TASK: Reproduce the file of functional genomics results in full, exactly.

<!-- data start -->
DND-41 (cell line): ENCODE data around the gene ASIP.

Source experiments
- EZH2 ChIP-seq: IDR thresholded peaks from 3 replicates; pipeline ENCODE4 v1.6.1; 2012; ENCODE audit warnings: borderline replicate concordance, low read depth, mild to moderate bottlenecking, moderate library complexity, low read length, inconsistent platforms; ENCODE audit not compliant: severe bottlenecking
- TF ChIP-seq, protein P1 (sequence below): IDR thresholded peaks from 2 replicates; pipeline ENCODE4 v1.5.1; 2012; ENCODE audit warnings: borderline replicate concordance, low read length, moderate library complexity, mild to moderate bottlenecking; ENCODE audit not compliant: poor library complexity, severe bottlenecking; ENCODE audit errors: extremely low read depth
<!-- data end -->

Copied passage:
DND-41 (cell line): ENCODE data around the gene ASIP.

Source experiments
- EZH2 ChIP-seq: IDR thresholded peaks from 3 replicates; pipeline ENCODE4 v1.6.1; 2012; ENCODE audit warnings: borderline replicate concordance, low read depth, mild to moderate bottlenecking, moderate library complexity, low read length, inconsistent platforms; ENCODE audit not compliant: severe bottlenecking
- TF ChIP-seq, protein P1 (sequence below): IDR thresholded peaks from 2 replicates; pipeline ENCODE4 v1.5.1; 2012; ENCODE audit warnings: borderline replicate concordance, low read length, moderate library complexity, mild to moderate bottlenecking; ENCODE audit not compliant: poor library complexity, severe bottlenecking; ENCODE audit errors: extremely low read depth